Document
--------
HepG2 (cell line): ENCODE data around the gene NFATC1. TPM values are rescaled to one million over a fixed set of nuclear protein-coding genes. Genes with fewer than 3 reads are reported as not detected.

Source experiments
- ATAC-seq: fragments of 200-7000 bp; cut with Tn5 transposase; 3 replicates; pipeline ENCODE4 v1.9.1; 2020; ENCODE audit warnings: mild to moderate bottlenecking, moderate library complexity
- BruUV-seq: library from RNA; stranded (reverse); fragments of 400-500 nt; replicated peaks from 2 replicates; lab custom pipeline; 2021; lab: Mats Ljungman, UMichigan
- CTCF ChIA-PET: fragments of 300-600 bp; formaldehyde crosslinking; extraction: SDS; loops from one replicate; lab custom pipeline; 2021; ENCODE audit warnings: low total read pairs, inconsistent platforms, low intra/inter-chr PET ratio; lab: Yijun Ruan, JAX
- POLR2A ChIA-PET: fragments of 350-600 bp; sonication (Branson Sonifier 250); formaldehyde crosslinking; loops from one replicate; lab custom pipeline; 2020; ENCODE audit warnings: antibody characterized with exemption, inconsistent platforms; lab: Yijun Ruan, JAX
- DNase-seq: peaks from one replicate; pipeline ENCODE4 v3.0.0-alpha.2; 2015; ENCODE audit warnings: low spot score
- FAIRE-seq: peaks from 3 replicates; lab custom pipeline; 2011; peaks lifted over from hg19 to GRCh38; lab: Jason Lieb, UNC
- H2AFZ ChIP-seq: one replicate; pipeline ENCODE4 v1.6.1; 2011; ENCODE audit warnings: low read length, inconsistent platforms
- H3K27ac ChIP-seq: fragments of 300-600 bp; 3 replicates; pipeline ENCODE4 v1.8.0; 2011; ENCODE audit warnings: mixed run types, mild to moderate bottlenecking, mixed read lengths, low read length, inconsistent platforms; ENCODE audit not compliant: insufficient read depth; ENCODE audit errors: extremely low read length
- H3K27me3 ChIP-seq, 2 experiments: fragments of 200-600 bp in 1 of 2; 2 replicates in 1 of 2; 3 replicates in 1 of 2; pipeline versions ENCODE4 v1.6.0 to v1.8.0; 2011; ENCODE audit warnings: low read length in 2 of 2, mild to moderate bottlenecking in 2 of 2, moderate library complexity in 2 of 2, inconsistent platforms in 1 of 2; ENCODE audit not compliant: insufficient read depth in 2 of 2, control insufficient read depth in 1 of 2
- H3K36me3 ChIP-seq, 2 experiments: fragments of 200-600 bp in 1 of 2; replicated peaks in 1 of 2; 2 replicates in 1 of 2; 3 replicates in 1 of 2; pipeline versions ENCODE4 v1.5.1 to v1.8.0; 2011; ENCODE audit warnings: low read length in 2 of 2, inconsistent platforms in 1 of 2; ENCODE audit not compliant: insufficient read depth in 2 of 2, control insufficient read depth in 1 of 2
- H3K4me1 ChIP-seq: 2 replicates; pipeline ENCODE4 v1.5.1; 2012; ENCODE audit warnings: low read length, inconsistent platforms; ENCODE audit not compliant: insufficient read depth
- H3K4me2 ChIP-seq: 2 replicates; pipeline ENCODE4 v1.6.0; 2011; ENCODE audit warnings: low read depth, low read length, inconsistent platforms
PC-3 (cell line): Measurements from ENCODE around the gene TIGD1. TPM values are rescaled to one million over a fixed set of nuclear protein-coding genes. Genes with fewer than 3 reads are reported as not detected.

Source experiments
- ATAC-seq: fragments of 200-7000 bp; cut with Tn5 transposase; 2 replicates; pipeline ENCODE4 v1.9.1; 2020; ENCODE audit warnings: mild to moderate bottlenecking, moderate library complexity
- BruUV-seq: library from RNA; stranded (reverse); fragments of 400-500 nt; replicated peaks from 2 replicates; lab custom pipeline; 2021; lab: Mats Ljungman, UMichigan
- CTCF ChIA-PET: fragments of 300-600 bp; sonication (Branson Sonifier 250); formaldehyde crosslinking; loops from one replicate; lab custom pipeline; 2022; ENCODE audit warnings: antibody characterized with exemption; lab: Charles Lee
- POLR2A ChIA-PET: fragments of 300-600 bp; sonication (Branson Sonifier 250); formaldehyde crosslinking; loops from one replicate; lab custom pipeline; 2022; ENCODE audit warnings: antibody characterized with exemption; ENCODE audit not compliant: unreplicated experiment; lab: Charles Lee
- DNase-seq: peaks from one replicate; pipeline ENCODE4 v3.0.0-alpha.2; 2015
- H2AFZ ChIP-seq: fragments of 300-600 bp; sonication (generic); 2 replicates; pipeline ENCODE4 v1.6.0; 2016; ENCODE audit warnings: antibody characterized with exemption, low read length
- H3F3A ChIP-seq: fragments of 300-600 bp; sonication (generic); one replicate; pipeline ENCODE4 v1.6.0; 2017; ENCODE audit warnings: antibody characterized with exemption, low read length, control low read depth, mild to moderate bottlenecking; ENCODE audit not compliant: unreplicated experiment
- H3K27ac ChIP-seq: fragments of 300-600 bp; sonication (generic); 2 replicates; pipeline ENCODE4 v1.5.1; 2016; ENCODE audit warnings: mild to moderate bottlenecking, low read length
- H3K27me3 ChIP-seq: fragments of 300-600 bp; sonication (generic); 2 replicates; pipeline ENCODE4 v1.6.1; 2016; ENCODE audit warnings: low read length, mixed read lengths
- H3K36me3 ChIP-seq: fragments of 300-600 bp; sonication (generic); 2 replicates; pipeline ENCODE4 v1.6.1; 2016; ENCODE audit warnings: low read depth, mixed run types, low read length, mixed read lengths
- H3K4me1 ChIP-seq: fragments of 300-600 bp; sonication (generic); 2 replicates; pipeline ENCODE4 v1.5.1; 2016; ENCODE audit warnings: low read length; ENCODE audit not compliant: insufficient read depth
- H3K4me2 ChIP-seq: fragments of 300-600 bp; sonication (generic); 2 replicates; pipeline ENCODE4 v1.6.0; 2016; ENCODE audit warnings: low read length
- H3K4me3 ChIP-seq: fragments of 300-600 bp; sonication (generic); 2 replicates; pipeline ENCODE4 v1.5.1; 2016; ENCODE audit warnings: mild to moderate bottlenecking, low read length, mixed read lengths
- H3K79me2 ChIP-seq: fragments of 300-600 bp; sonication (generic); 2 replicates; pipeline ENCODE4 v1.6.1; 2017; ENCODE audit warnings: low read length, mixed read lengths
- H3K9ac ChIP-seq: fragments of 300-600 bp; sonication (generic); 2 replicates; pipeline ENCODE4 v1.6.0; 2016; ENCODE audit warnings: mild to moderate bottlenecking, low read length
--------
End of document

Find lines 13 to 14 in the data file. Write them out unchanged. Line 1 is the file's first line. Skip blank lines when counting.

- H3K4me1 ChIP-seq: 2 replicates; pipeline ENCODE4 v1.5.1; 2012; ENCODE audit warnings: low read length, inconsistent platforms; ENCODE audit not compliant: insufficient read depth
- H3K4me2 ChIP-seq: 2 replicates; pipeline ENCODE4 v1.6.0; 2011; ENCODE audit warnings: low read depth, low read length, inconsistent platforms